A POEM A DAY - CURLING CAROB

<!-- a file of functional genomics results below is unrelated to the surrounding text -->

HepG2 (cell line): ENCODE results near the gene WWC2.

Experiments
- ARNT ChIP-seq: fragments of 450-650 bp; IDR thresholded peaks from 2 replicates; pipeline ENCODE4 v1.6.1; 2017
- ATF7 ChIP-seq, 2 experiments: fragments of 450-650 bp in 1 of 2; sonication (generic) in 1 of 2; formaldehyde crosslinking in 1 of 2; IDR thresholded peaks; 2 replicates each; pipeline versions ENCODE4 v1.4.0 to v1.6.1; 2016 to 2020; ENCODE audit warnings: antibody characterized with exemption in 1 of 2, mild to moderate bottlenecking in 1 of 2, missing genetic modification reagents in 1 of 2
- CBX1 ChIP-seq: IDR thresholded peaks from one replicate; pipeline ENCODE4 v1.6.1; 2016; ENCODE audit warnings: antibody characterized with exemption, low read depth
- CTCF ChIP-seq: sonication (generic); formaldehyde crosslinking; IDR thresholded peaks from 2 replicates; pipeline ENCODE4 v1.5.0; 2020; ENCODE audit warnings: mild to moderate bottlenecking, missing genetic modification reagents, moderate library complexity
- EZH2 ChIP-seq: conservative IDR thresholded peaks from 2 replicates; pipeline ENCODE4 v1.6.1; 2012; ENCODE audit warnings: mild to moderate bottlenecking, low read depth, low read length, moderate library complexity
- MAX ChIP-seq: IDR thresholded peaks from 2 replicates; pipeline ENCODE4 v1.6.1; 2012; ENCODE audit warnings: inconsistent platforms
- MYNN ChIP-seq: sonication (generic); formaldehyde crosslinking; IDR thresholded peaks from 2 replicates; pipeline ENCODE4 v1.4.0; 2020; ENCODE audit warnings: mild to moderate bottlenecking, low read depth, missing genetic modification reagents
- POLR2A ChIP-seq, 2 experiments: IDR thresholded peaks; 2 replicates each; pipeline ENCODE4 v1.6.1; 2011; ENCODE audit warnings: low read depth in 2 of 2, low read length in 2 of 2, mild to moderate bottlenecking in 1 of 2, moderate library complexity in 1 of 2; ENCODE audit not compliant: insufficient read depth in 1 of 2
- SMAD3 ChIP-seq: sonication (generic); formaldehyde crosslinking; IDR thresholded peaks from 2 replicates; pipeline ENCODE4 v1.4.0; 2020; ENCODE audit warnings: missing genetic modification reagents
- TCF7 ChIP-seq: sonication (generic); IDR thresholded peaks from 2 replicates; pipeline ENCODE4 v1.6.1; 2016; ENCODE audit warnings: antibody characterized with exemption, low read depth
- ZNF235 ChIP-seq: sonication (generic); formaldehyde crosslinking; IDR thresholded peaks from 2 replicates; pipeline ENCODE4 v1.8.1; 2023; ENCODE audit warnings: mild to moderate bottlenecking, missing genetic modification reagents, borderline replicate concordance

The terraces around the village have historically been planted with olive trees,  almonds, grape vines and 'garrofers'. In recent times orange and lemon trees have replaced many of these dry zone crops, despite the need for watering in this drought affected area. In my thirty years here I have seen the loss of the carob as a comercial crop. I can remember the hessian sacks full of crisp, black pods in every village garage and the sweet smell permeating the village in Autumn. The carob used to be sold as pig food but now it is now longer commercially viable the seeds litter the ground and the trees grow wild. They have a very particular gnarly bark and the trunks often hollow out as new branches loop down to the ground and perpetuate the tree. 

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